Man found dead in one of 11 homes destroyed in San Diego County fire

Update at 9:30 p.m. PT, September 25, 2012:

CAL FIRE revised the number of structures that were affected by the fire. Destroyed were 11 residences, 14 outbuildings and 11 vehicles, while 2 residences were damaged. The fire has burned 2,851 acres and it is 90 percent contained. Resources on the fire include 1,402 personnel, 115 engines, and 47 hand crews.


Originally published at 9:10 a.m. PT. September 25, 2012

The body of a man was found in a home that was destroyed in the Shockey fire, a 2,851-acre wildfire in eastern San Diego County. After hearing from neighbors that the man may have been in the house when the fire burned through the area, investigators examined what was left of his house and discovered his remains.

Map, Shockey Fire - September 25, 2012
Map, Shockey Fire – September 25, 2012. The yellow squares represent heat detected by satellites. Google/MODIS/Wildfire Today (click to enlarge)

Firefighters are still tallying the damage but preliminary estimates are that 20 homes were destroyed along with 10 that were damaged. About 15 outbuildings also burned.

The fire started Sunday afternoon near the Shockey Truck Trail at California Highway 94 on the Campo Indian Reservation. It spread quickly forcing the evacuations of 600 people in the communities of Boulevard and Jacumba. Most of the evacuations have been lifted but some are still in effect.

Here is a link to a map provided by CAL FIRE that shows the fire perimeter.

Tuesday morning 855 personnel, 80 engines, and 40 hand crews were assigned to the fire which is still active on the east side and is 55 percent contained, according to CAL FIRE.

The video below is a summary of the wildfire activity in California for the last week. It includes some information about the Shockey fire.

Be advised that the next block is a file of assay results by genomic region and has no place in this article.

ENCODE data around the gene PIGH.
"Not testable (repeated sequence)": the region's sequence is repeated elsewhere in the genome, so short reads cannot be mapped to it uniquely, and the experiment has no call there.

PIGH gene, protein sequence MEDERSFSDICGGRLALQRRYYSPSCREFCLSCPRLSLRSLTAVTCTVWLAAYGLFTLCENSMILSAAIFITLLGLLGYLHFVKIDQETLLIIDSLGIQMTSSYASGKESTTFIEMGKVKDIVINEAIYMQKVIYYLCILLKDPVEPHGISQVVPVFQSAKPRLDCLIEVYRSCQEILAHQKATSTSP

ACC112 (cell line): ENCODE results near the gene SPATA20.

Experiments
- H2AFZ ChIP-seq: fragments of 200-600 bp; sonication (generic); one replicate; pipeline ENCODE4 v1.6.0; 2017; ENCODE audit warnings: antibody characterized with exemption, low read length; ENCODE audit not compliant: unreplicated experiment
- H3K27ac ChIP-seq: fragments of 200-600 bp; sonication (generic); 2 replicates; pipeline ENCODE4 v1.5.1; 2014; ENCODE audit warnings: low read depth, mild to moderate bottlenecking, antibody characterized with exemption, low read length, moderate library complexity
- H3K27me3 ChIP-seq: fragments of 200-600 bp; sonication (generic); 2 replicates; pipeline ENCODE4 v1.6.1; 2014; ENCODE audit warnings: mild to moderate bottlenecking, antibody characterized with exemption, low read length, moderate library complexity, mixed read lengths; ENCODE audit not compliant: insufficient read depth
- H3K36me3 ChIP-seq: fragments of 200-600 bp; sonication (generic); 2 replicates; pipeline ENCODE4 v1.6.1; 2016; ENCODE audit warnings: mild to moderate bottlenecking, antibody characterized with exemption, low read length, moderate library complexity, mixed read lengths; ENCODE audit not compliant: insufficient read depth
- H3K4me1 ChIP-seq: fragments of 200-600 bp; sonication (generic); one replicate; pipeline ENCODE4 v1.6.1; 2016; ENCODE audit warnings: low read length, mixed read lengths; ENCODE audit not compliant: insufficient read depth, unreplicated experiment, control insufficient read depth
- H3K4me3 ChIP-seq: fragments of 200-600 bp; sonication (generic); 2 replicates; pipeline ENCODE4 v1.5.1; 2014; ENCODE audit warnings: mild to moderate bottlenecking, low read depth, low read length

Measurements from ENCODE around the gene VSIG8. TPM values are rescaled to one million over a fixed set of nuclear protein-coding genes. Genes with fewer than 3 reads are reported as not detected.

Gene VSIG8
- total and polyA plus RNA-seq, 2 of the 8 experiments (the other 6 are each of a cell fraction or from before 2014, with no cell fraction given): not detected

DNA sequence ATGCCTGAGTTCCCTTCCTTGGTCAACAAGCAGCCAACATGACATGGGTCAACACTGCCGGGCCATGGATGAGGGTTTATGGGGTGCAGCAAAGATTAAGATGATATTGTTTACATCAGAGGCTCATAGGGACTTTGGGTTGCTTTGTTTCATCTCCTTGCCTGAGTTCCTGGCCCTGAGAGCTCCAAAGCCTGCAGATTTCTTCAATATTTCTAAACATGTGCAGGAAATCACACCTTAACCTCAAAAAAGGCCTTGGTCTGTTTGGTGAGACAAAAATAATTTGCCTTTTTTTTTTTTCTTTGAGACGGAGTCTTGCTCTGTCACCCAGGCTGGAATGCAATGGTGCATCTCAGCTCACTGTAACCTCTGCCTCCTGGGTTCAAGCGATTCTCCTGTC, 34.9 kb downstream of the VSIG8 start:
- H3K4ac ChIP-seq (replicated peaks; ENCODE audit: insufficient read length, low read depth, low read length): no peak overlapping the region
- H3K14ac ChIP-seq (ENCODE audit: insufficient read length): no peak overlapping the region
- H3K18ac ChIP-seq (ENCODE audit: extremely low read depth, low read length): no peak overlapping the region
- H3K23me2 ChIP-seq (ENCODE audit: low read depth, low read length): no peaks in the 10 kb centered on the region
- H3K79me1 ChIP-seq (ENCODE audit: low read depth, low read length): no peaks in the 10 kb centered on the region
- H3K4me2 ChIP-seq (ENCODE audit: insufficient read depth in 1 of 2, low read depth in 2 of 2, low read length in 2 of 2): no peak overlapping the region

Helicopter fighting Scotts fire malfunctions, extracted by Chinook

A California National Guard Blackhawk helicopter that was working on the Scotts Fire east of Ukiah, California (map) had to make a precautionary landing Friday, September 7 when a warning light came on. It set down on private land and was unable to be repaired on the site. It was not accessible to a flat bed truck that could haul it away so the National Guard brought in a Chinook helicopter which extracted the Blackhawk. The video of the operation was shot by John Jensen of Lake County News.

And speaking of the Scotts Fire, in case you missed the excellent video shot by Tim Walton that we posted on September 10, here it is again. It shows four different models of air tankers dropping retardant on the fire, an S-2T, DC-10, BAe-146, and a MAFFS C-130.

The Scotts Fire is 100 percent contained after burning 4,618 acres.

Three firefighters entrapped and injured on the Likely Fire

Three firefighters on a crew in California suffered first and second degree burns on the Likely Fire northwest of Likely, California (map) on September 5. They were members of the CAL FIRE Devils Garden Crew 4 constructing fireline when a wind shift caused numerous spot fires. The firefighters attempted to retreat into a previously burned area when their escape route was blocked by a barbed wire fence. They received burns on their faces and were transported by a ground ambulance to a hospital where they were treated and released.